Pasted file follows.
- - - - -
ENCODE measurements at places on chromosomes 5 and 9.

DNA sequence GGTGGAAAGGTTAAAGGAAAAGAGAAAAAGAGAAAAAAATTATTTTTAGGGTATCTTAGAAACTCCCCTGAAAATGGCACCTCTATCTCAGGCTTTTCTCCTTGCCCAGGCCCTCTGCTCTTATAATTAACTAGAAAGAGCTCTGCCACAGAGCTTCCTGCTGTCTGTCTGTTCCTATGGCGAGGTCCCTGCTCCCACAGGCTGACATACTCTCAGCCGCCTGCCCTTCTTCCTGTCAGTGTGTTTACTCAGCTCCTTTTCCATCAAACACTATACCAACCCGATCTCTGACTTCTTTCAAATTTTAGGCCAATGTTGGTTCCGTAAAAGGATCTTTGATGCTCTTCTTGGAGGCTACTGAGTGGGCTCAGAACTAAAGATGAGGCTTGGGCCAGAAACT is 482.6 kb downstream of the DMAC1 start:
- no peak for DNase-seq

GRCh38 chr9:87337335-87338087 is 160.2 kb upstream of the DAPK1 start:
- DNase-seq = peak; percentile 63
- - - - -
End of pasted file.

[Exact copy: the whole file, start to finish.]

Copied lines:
ENCODE measurements at places on chromosomes 5 and 9.

DNA sequence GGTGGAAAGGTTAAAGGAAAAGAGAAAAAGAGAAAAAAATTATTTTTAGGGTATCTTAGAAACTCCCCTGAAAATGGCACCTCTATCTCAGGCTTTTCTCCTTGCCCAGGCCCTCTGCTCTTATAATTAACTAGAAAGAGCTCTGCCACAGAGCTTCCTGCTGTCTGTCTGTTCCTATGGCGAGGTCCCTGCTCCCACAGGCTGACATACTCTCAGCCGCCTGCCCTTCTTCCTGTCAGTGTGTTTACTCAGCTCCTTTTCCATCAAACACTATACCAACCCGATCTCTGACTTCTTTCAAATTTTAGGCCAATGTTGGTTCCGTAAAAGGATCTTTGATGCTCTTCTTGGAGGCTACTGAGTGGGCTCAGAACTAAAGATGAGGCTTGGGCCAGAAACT is 482.6 kb downstream of the DMAC1 start:
- no peak for DNase-seq

GRCh38 chr9:87337335-87338087 is 160.2 kb upstream of the DAPK1 start:
- DNase-seq = peak; percentile 63